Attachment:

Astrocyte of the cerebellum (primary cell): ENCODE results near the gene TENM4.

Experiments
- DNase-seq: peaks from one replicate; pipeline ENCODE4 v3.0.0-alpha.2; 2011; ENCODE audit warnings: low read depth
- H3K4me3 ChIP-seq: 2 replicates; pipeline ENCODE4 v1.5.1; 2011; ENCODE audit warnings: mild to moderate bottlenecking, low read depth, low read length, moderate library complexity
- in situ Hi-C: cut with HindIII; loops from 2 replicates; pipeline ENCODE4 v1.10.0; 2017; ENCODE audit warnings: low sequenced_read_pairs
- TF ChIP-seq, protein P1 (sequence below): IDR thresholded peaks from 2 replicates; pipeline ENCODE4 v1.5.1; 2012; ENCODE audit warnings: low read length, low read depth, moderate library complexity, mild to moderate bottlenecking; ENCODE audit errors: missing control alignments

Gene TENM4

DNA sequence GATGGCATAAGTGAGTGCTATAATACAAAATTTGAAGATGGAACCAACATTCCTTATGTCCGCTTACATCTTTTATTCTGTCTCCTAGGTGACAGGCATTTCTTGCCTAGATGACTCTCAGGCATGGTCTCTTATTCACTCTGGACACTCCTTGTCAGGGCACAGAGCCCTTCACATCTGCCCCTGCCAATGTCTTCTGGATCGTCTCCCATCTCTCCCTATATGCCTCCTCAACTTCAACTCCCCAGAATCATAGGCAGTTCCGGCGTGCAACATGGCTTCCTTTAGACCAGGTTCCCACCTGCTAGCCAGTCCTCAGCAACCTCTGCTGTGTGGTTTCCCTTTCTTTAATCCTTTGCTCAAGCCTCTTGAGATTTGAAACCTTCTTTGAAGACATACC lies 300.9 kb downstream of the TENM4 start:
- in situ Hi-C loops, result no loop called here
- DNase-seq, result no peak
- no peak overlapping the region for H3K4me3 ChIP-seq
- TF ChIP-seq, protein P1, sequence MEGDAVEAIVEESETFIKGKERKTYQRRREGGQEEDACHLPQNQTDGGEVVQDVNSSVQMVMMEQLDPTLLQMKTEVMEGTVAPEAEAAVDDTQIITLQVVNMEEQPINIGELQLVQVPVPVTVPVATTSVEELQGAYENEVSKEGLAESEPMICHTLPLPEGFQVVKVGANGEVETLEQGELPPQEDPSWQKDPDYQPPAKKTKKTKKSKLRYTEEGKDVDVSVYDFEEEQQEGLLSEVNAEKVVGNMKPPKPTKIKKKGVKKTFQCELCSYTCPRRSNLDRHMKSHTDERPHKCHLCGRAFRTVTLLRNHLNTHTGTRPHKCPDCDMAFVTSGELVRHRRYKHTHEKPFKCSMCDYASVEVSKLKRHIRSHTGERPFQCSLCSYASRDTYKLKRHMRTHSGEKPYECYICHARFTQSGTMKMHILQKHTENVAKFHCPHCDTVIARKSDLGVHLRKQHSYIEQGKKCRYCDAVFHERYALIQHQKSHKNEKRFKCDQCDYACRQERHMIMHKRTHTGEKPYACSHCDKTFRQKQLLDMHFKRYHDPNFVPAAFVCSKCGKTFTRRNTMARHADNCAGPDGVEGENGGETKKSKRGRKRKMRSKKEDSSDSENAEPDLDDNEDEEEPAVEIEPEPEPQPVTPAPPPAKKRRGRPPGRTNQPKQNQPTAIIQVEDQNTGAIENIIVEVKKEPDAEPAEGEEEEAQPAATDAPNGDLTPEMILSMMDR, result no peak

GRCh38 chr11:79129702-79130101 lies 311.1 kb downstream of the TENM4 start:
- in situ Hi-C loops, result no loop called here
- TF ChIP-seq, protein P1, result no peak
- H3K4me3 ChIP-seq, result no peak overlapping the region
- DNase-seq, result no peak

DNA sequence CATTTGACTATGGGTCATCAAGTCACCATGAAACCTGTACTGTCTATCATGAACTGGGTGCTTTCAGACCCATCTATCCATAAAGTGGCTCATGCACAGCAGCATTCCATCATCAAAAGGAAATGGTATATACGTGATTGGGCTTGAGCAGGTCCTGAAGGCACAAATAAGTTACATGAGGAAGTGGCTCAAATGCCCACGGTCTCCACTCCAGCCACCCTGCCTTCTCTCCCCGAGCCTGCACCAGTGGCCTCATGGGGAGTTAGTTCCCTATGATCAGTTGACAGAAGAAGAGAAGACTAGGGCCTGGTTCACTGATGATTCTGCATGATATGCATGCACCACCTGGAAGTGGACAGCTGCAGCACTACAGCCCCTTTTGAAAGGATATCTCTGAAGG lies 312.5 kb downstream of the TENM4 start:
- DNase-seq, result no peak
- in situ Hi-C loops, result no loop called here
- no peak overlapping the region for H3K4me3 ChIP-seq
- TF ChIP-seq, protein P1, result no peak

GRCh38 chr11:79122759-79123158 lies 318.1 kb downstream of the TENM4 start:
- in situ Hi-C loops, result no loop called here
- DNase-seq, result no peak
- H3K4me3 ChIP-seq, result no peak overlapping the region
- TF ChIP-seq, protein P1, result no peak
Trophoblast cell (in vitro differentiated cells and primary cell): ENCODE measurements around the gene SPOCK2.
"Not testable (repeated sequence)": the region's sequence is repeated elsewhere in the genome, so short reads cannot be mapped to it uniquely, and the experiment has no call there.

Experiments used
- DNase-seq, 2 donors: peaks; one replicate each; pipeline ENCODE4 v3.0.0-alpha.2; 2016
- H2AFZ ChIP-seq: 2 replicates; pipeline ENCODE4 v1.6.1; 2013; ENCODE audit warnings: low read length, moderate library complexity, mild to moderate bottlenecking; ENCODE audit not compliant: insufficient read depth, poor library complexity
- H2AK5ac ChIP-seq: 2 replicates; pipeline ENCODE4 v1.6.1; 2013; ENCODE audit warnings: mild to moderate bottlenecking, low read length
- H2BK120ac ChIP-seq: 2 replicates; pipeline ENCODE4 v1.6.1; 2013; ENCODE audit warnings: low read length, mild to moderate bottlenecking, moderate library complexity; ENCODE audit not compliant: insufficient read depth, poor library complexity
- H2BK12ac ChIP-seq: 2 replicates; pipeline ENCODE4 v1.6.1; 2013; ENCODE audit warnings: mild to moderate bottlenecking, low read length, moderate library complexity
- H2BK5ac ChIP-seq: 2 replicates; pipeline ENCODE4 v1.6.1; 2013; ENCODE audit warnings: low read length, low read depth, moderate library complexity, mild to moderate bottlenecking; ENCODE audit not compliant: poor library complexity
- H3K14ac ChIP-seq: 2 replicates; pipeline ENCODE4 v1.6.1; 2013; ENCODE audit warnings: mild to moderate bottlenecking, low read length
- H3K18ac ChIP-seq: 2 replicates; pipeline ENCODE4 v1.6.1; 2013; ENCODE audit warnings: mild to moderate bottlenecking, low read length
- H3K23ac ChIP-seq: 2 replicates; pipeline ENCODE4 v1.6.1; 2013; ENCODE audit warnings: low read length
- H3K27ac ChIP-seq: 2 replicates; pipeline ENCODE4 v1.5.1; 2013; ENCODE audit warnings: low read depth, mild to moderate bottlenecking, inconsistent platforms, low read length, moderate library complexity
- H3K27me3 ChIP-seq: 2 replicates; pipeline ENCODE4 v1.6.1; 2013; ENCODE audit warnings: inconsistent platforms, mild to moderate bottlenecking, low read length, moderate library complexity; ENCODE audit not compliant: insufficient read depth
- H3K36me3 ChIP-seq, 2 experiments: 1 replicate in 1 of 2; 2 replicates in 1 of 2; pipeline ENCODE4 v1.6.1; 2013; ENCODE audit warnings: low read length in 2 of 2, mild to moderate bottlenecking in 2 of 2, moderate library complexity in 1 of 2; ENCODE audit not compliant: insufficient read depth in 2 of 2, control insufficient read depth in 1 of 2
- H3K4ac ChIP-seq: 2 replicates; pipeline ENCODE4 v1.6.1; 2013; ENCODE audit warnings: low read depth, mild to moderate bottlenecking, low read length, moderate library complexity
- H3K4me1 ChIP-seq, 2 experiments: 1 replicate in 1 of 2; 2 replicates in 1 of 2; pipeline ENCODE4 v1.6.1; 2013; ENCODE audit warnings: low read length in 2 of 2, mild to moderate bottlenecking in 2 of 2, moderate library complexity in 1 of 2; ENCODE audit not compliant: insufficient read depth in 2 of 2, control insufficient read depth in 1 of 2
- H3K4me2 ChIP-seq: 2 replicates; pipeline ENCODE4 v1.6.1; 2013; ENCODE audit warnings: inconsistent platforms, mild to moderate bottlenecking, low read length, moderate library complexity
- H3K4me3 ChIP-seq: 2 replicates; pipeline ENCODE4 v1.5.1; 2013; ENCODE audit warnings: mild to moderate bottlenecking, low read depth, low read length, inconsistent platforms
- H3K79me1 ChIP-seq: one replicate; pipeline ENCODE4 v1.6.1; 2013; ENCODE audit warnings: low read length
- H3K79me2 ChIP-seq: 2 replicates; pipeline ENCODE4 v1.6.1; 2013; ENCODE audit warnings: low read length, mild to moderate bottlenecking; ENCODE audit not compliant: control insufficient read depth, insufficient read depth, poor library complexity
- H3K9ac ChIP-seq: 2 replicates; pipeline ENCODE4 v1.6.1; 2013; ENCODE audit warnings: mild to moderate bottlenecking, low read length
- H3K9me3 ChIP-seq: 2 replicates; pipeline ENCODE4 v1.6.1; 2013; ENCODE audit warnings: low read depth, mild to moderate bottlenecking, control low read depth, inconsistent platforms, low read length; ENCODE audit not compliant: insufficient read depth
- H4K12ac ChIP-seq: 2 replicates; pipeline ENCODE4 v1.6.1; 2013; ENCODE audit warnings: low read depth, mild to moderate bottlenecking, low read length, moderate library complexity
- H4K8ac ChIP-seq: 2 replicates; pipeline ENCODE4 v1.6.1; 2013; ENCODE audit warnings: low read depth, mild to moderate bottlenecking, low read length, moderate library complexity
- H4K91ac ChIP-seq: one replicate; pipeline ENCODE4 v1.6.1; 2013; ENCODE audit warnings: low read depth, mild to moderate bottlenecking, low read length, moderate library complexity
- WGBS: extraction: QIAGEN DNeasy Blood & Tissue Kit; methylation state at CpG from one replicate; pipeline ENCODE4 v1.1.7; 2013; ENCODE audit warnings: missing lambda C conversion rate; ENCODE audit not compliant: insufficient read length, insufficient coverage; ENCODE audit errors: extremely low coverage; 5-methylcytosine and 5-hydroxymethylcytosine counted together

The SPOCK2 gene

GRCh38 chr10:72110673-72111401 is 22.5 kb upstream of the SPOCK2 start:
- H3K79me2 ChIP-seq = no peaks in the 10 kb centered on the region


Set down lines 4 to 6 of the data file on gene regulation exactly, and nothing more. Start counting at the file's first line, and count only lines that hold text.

- H3K4me3 ChIP-seq: 2 replicates; pipeline ENCODE4 v1.5.1; 2011; ENCODE audit warnings: mild to moderate bottlenecking, low read depth, low read length, moderate library complexity
- in situ Hi-C: cut with HindIII; loops from 2 replicates; pipeline ENCODE4 v1.10.0; 2017; ENCODE audit warnings: low sequenced_read_pairs
- TF ChIP-seq, protein P1 (sequence below): IDR thresholded peaks from 2 replicates; pipeline ENCODE4 v1.5.1; 2012; ENCODE audit warnings: low read length, low read depth, moderate library complexity, mild to moderate bottlenecking; ENCODE audit errors: missing control alignments